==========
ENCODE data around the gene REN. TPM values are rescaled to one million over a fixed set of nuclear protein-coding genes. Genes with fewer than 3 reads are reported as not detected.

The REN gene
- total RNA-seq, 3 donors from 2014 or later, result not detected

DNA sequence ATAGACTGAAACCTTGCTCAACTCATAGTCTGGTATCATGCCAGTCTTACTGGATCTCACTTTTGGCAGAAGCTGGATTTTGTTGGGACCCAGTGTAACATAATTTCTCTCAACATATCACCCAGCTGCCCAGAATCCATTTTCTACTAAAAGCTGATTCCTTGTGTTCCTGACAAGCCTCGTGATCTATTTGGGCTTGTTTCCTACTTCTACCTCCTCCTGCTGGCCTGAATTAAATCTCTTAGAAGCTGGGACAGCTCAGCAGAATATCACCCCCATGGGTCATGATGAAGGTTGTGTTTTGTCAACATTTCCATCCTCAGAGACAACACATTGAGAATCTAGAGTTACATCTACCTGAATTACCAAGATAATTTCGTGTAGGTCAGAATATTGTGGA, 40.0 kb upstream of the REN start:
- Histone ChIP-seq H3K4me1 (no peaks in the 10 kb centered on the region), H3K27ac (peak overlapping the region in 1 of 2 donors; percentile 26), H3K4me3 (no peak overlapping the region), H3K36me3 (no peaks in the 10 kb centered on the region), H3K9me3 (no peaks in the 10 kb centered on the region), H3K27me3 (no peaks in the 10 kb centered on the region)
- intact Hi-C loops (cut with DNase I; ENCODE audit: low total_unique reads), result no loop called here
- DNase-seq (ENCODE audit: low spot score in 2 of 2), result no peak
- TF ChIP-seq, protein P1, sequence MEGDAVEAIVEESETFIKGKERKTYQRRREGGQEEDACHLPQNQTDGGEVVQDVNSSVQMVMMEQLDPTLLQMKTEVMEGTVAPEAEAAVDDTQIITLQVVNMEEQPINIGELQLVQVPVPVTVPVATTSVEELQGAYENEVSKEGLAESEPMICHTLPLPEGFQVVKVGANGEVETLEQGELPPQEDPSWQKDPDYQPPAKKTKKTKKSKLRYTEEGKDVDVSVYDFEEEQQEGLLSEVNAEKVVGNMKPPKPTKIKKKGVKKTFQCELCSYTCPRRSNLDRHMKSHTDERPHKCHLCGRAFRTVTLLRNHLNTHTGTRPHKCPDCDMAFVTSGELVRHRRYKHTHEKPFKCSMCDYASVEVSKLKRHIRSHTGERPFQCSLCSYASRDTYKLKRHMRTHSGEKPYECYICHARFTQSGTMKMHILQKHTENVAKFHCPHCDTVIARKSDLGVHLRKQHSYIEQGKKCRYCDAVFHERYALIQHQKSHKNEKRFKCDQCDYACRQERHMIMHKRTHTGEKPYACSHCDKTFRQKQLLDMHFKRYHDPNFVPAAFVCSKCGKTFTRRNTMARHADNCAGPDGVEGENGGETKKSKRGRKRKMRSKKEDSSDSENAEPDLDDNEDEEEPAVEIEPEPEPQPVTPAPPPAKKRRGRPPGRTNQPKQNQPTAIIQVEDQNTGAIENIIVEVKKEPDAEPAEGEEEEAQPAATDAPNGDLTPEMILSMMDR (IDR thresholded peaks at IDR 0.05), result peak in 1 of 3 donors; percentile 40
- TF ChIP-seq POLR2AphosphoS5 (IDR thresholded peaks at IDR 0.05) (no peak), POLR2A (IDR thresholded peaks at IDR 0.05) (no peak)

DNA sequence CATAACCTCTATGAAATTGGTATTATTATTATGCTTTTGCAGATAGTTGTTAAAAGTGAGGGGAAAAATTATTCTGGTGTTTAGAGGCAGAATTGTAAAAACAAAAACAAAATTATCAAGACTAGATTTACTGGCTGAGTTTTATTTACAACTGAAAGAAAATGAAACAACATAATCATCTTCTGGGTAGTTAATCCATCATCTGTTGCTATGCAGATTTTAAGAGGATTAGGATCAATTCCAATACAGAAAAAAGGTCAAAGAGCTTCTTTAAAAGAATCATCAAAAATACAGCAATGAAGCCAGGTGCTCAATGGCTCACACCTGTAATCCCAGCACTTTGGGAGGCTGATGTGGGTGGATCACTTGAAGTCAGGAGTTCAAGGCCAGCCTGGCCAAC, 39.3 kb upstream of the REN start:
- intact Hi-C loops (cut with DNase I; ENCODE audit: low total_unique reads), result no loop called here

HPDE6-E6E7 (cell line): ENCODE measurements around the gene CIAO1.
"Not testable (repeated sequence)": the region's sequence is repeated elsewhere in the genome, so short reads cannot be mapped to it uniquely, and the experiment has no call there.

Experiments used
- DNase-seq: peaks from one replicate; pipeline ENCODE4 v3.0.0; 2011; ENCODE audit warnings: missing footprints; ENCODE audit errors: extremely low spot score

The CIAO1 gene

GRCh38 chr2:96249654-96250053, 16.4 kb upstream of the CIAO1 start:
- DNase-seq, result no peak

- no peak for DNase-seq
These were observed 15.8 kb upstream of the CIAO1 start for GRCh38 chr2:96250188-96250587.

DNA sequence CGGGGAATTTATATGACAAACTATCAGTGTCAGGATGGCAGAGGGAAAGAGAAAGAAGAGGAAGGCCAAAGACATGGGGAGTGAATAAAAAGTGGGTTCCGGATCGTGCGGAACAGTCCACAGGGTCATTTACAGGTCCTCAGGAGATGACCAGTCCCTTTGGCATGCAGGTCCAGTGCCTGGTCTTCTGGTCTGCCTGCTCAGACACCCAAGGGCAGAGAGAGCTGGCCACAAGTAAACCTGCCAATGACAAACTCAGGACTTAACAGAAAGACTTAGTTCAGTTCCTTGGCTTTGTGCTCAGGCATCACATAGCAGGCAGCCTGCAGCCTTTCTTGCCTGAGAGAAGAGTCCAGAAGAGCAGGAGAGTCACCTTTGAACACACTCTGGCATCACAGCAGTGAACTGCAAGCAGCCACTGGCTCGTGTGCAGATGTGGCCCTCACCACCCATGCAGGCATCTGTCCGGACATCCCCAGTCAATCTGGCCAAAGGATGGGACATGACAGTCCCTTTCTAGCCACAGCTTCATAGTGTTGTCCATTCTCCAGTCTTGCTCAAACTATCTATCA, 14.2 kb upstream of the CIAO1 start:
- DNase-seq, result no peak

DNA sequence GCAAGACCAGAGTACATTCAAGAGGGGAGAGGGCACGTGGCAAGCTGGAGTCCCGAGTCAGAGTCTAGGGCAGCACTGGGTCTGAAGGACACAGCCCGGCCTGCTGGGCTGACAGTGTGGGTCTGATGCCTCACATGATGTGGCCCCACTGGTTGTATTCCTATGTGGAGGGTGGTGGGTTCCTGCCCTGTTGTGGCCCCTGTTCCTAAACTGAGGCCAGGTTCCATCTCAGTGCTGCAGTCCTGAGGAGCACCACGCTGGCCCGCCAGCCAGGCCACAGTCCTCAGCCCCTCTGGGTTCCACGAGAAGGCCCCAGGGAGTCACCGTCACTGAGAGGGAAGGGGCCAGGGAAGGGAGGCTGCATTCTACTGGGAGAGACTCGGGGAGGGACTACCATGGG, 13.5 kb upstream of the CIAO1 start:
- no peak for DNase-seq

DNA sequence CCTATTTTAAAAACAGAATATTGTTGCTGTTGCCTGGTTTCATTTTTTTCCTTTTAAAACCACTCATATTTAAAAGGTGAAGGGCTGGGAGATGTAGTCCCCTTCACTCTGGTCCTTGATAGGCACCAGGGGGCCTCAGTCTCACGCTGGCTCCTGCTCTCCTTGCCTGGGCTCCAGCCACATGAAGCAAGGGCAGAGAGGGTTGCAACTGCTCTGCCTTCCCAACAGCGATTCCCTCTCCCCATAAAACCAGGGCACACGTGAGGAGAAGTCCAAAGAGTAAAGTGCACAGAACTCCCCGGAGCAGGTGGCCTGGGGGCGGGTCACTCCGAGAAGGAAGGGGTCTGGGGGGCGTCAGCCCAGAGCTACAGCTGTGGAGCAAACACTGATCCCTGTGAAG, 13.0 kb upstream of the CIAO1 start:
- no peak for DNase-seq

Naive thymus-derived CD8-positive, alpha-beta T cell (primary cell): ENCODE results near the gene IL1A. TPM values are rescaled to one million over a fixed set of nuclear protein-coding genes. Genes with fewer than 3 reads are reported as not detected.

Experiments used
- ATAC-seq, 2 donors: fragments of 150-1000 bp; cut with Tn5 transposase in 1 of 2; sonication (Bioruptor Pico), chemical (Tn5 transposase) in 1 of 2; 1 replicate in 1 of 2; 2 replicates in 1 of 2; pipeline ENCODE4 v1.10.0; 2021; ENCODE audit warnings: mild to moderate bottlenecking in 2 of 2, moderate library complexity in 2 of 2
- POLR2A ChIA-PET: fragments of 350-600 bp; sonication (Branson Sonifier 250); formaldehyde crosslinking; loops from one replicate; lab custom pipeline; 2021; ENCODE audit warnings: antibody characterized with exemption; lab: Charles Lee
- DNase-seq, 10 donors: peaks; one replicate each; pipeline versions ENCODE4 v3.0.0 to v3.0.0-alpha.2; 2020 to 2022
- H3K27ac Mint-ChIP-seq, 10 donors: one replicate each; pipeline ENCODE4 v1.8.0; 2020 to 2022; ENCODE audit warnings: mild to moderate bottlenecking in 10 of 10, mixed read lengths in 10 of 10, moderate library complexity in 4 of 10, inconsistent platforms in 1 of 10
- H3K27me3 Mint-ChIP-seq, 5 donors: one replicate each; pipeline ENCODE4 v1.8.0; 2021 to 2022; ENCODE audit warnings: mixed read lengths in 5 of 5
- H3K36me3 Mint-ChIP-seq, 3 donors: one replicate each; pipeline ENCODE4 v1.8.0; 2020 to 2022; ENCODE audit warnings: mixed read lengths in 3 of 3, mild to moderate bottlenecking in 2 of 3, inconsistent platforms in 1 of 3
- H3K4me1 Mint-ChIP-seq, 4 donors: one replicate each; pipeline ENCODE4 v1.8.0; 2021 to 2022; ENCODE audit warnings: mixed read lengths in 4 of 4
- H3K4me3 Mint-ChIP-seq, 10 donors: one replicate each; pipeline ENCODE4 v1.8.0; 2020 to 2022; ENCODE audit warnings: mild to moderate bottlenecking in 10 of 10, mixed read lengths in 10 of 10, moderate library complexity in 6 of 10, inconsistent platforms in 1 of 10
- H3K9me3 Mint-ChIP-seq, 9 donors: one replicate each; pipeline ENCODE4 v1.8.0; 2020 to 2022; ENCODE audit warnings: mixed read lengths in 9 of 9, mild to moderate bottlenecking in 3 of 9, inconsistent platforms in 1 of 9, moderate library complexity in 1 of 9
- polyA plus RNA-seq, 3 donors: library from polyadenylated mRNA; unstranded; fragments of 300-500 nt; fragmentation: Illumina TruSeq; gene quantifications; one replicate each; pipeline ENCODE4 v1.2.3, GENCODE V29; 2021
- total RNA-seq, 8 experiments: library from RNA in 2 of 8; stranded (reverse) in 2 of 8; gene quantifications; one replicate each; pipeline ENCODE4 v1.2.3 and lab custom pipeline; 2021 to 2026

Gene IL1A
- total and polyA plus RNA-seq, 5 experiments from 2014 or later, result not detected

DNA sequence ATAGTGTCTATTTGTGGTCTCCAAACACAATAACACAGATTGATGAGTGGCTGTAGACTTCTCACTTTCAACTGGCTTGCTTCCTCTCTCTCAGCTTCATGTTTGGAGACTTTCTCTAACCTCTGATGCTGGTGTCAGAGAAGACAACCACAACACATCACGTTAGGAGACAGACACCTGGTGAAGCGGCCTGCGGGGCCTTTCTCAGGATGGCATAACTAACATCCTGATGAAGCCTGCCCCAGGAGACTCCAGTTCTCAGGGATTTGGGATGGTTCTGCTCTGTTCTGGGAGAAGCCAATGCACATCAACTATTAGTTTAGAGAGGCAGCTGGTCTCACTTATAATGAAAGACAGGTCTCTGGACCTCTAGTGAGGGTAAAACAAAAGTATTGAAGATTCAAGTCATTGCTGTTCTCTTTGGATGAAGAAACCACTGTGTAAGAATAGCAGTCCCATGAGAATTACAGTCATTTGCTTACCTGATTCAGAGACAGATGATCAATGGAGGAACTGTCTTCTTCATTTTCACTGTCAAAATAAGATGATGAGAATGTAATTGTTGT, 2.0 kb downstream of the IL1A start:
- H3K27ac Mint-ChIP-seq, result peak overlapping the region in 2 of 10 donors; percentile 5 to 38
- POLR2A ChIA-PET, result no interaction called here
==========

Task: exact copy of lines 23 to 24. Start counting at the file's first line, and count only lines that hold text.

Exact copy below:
DNA sequence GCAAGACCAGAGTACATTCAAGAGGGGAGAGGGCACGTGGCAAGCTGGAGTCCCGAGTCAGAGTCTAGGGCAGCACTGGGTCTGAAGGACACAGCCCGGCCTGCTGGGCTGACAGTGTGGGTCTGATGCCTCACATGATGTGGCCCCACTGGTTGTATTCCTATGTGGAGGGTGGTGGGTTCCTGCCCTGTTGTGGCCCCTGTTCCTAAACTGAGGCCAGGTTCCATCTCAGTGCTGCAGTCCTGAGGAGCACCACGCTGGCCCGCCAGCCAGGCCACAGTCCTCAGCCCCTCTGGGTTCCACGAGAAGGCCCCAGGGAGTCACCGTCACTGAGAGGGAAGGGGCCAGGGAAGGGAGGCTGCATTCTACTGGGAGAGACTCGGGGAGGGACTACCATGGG, 13.5 kb upstream of the CIAO1 start:
- no peak for DNase-seq